Montalbano’s peperoni arrosto – or the best way to cook red peppers
“…si arricriava a mangiare una generose porzione di peperoni arrosto che Adelina aveva lasciato in frigorifero”Andrea Camillieri, La Forma Del Acqua
As regular readers of Saucy Dressings will know, I am a massive fan of detective books and I’m also a massive fan of all things Italian, so Commissario Montalbano, Camillieri’s Sicilian policeman is a double whammy for me! Actually, a triple whammy because he is a massive foodie in a healthily glutinous kind of way.
He can get away with it since he’s an avid swimmer (at least according to the television series). He’s also lucky in that he has a devoted housekeeper, Adelina, who leaves him painstakingly and exquisitely made dishes.
The quote above translates loosely as “he curled up to enjoy a generous portion of roasted peppers which Adelina had left him in the fridge”. But arrosto can also mean put under the grill, and that’s the method described by Stefania Campo in her collection of Montalbano recipes, The Secrets of Montalbano’s Table. I find I can control things better with a griddle, so that is the method used here. For another Montalbano recipe on Saucy Dressings, go to Inspector Montalbano’s Rabbit Cacciatore, Or Even Better, Chicken With Olives.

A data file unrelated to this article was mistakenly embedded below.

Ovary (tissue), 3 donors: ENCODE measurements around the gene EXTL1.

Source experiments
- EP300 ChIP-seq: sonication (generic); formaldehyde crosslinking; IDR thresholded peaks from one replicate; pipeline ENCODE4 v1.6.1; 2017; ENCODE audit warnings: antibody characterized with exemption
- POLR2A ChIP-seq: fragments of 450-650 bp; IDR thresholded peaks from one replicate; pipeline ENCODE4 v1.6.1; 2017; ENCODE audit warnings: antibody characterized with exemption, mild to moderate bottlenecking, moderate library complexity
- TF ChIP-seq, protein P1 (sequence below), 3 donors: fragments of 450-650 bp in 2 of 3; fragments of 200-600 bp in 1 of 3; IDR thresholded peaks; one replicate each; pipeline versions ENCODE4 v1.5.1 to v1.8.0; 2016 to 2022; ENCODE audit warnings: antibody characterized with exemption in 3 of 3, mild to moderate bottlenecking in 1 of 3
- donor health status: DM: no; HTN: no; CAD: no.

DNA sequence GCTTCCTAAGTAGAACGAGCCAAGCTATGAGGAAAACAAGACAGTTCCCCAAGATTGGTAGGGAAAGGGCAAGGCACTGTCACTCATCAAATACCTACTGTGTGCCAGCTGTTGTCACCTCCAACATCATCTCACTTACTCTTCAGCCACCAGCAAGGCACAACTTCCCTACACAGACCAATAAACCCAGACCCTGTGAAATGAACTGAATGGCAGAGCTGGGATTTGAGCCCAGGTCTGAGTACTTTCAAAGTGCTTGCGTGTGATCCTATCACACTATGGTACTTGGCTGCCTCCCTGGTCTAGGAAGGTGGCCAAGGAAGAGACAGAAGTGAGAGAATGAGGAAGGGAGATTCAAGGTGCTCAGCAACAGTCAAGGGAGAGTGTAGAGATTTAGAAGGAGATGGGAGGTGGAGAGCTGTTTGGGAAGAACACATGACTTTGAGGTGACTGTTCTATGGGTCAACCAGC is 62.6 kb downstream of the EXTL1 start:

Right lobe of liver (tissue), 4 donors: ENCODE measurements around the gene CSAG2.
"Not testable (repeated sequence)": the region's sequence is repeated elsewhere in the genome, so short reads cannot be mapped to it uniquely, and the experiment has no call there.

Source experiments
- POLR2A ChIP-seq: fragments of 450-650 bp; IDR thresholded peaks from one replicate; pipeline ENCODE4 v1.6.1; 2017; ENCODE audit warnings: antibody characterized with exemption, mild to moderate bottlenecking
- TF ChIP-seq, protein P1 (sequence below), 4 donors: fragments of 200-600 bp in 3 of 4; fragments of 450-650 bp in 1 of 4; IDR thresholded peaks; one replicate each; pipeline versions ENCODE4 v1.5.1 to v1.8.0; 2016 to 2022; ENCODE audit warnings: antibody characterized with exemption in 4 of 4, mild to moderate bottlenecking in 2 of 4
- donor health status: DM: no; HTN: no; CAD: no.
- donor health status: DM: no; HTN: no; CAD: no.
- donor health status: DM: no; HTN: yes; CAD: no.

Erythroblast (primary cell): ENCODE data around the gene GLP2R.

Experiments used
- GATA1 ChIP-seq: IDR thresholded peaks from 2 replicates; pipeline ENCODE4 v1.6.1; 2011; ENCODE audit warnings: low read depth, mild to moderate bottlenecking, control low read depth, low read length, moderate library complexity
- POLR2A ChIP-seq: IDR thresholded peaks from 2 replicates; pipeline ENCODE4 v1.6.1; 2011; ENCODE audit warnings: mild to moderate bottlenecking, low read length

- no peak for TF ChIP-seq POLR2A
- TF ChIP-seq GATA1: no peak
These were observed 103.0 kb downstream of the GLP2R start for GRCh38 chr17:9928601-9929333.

So the method might not be entirely authentic, but it certainly got the thumbs up from The Chief Taster, who commented,
“I think you’ve got this perfect. It’s not just the flavour, it’s the texture: they still have a bit of bite and they haven’t gone slimy.”
Here’s what to do.
The Best Way To Cook Red Peppers
Serves – 2
- 1 large red pepper
- Olive oil…four or five tablespoons
- 2 cloves of garlic, peeled and crushed with 1 tsp textured salt
- Four or five stems of parsley – a couple of tablespoons when chopped
- 1 tbsp dried oregano
- Pinch of Urfa pepper flakes or some freshly ground black pepper
- Oil a ribbed griddle, and get it good and hot. Alternatively you can use an oiled frying pan, or you can grill the pepper.
- Meanwhile de-stem and de-seed the pepper and cut it into long strips, as broad as you like.
- Cook on both sides until the skin starts to blister a little – if you are doing this on a griddle, you will get pleasing black bars across the peppers.
- Meanwhile, peel and crush the garlic with the salt on a chopping board. Snip over the parsley, and add the oregano and pepper. Mix together to make a paste.
- Take a large mixing bowl and put in the paste, and then add enough olive oil to make the mixture runny enough to coat the peppers.
- When the peppers are just done (be careful not to overcook them) empty them into the mixing bowl and stir well to coat.
- Serve warm. If there is any of the oil mixture remaining, use it in a dressing, or pour over another vegetable, or mop up with crusty bread!
Music to cook to
This is the opening music to the tv series of Montalbano.